Pumped medium

In particular, the following criteria must be taken into account: (1) General suitability of the pump type In principle, centrifugal pumps are only suitable up to a certain viscosity, which depends on the size. A positive displacement pump should be selected for very high viscosities. (2) Pump characteristics The pump characteristics are usually measured with water under standard conditions. If the density and viscosity are different, the characteristics must be converted accordingly. This is usually done automatically by the pump selection software if it is a Newtonian fluid. (3) Material selection The selection of suitable materials is extremely important, especially if the pumped medium contains abrasive or aggressive components. Many manufacturers offer media resistance information for this. For such use, however, direct contact with the manufacturer is definitely recommended. (4) Seal selection In addition to the media-material resistance, the characteristics of the pumped medium must be taken into account when selecting a suitable seal. In the case of dangerous substances (e.g. toxic or explosive media) or particularly valuable fluids, it is usually necessary to use a leak-free solution. Pumps without a shaft seal with a canned motor or magnetic coupling are ideal here. (5) Solid or gas fractions If the pumped medium contains solid and / or gas components, special pump designs that are intended for this must be selected. For example, suitable impellers prevent the pump from blocking when there are solid or fibrous components. Gas proportions affect the suction behavior of centrifugal pumps. A higher gas content leads to an increase in the required NPSH value and thus to the earlier occurrence of cavitation.

Curve Corrections for Different Fluids

In practice this will however become not applicable for fluids of kinematic viscosities above 20mm²/s ( 20 cst ) due to the influence of a higher Reynolds Number with increasing viscosity. Empirical conversion methods have been developed for curve corrections for medium- and high-viscous fluids, which in practical application in older versions meant the time-consuming evaluation of diagrams, but in the current versions were prepared by corresponding formula sets. The most widespread method worldwide is the method from the Hydraulic Institute (USA), which has been standardised as ANSI/HI 9.6.7 and ISO/TR 17766. In practice, the conversion is usually carried out by computer programmes such as the Spaix PumpSelector. The computer implementation of this method enables the conversion of performance curves, whereby the user only has to define the desired delivery data and the pumped medium. The best efficiency point of the pump is of vital importance with all the known curve correction methods. The following conditions can be stated for the validity of this method:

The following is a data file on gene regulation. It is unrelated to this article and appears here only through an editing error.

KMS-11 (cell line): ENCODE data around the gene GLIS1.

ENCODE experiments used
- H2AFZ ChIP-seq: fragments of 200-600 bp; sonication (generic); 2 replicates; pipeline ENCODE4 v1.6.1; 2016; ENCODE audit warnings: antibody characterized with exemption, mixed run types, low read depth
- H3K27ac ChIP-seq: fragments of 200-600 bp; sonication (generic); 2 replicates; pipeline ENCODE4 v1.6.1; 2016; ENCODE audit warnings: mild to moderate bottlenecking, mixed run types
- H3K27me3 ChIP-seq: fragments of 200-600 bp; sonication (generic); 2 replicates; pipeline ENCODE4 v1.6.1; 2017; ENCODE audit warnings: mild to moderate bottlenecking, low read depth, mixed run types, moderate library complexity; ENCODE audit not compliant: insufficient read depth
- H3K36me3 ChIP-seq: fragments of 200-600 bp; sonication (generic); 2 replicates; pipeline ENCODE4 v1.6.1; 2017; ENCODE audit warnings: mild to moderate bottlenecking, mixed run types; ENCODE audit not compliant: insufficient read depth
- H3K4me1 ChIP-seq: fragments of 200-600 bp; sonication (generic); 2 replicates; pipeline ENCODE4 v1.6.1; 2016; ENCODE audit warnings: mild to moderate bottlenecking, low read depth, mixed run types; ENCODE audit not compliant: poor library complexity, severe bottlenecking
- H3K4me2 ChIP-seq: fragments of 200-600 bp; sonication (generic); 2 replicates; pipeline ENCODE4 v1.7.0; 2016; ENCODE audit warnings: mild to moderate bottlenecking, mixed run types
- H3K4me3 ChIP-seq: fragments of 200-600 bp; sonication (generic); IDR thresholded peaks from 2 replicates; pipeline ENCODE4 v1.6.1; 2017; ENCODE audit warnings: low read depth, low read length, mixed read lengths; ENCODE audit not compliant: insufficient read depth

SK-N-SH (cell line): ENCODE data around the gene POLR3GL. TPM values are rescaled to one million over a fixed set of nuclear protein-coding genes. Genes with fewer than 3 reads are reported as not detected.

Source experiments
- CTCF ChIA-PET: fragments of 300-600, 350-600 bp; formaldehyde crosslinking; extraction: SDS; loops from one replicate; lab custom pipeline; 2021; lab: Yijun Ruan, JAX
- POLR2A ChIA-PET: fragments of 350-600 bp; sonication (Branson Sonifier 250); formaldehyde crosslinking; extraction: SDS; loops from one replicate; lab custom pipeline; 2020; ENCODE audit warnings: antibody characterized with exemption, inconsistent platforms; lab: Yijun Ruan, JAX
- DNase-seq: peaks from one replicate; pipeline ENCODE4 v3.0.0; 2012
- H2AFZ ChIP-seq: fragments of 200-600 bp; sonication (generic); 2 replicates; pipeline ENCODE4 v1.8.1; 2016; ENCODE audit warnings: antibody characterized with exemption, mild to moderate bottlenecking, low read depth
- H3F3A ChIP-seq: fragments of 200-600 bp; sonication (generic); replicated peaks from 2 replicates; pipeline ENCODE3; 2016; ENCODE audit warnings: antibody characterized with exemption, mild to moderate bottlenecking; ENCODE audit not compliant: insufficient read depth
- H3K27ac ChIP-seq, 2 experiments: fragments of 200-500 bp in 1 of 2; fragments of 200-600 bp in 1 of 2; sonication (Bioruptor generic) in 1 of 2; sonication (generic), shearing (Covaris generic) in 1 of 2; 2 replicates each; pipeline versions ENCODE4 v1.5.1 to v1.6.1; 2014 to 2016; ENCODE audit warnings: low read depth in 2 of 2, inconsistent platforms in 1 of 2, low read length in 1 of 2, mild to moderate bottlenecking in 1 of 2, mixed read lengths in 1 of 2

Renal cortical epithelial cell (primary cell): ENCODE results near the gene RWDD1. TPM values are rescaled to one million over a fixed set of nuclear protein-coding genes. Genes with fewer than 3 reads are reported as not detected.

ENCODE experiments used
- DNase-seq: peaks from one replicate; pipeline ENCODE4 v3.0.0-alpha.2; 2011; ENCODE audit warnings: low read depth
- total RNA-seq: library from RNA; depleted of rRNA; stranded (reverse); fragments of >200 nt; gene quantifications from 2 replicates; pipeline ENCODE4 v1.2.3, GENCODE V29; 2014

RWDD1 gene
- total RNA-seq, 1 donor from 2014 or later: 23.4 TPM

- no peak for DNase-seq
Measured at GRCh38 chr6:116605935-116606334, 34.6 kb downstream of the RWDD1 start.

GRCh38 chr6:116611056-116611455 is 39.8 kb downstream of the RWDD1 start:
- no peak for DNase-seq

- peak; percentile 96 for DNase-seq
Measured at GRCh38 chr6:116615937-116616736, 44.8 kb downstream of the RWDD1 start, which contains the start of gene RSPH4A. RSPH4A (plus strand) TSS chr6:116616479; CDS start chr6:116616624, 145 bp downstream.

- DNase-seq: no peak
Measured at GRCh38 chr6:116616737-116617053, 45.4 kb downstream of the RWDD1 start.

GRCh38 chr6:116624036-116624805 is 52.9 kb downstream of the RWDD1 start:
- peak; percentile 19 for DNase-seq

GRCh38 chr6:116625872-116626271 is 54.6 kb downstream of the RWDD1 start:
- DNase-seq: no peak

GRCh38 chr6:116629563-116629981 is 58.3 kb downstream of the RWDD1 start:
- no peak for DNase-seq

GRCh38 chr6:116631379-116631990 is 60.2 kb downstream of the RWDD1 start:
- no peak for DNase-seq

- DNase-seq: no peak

• Centrifugal pumps with closed or semi-open impellers
  • Kinematic viscosity in the range between 1 and 3000 mm²/s
  • Flow rate at best efficiency point between 3 and 410 m³/h
  • Head per stage between 6 and 130 m
  • Fluid displacement by means of a centrifugal pump under normal operating conditions
  • Handling of Newtonian Fluids

Centrifugal Pump

A centrifugal pump is a hydraulic flow machine in which the transport of the pumped medium is realized by utilizing the centrifugal forces (centrifugal forces) caused by the rotation of the impeller. Energy is transferred by deflecting the flow within the impeller blades. Centrifugal pumps are typically applied for pulse free, continuous or intermittent operation, but they are not suitable for dosing or metering applications. The strengths of this process are in the continuous, pulsation-free operation. Another advantage is the relatively simple design and good adaptability, which avoids high maintenance costs. The application is limited with regard to the viscosity of the pumped medium. With increasing fluid viscosity the efficiency is decreasing. Therefore the application is practically limited to fluids with a kinematic viscosity up to 100 .. 150 mm²/s. For higher viscosities positive displacement pumps are preferred. Important parameters are head, flow rate, power requirement, efficiency and NPSH value. The parameters are generally shown as performance curves depending on the volume flow (flow rate).